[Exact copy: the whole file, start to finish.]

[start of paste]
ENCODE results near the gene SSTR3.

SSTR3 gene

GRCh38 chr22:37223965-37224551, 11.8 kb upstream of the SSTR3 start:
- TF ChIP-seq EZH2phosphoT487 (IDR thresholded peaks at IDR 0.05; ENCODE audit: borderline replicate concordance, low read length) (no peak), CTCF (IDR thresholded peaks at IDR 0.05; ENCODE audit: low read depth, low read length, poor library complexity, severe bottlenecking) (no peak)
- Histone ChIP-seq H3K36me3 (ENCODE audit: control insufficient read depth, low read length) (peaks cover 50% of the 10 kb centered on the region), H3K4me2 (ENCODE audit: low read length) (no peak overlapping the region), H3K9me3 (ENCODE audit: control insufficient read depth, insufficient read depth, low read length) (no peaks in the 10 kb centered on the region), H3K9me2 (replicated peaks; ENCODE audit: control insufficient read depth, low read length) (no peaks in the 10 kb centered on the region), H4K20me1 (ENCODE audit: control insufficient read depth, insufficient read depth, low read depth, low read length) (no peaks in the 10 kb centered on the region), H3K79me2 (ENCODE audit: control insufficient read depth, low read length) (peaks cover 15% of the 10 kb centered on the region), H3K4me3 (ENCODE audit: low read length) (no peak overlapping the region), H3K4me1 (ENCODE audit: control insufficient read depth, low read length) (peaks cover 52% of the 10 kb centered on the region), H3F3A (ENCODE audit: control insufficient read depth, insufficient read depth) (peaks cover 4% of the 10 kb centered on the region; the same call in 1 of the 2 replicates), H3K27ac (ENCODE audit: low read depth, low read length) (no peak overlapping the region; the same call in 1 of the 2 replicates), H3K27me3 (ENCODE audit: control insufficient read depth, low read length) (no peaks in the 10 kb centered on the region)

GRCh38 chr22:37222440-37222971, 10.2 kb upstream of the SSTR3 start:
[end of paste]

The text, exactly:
ENCODE results near the gene SSTR3.

SSTR3 gene

GRCh38 chr22:37223965-37224551, 11.8 kb upstream of the SSTR3 start:
- TF ChIP-seq EZH2phosphoT487 (IDR thresholded peaks at IDR 0.05; ENCODE audit: borderline replicate concordance, low read length) (no peak), CTCF (IDR thresholded peaks at IDR 0.05; ENCODE audit: low read depth, low read length, poor library complexity, severe bottlenecking) (no peak)
- Histone ChIP-seq H3K36me3 (ENCODE audit: control insufficient read depth, low read length) (peaks cover 50% of the 10 kb centered on the region), H3K4me2 (ENCODE audit: low read length) (no peak overlapping the region), H3K9me3 (ENCODE audit: control insufficient read depth, insufficient read depth, low read length) (no peaks in the 10 kb centered on the region), H3K9me2 (replicated peaks; ENCODE audit: control insufficient read depth, low read length) (no peaks in the 10 kb centered on the region), H4K20me1 (ENCODE audit: control insufficient read depth, insufficient read depth, low read depth, low read length) (no peaks in the 10 kb centered on the region), H3K79me2 (ENCODE audit: control insufficient read depth, low read length) (peaks cover 15% of the 10 kb centered on the region), H3K4me3 (ENCODE audit: low read length) (no peak overlapping the region), H3K4me1 (ENCODE audit: control insufficient read depth, low read length) (peaks cover 52% of the 10 kb centered on the region), H3F3A (ENCODE audit: control insufficient read depth, insufficient read depth) (peaks cover 4% of the 10 kb centered on the region; the same call in 1 of the 2 replicates), H3K27ac (ENCODE audit: low read depth, low read length) (no peak overlapping the region; the same call in 1 of the 2 replicates), H3K27me3 (ENCODE audit: control insufficient read depth, low read length) (no peaks in the 10 kb centered on the region)

GRCh38 chr22:37222440-37222971, 10.2 kb upstream of the SSTR3 start: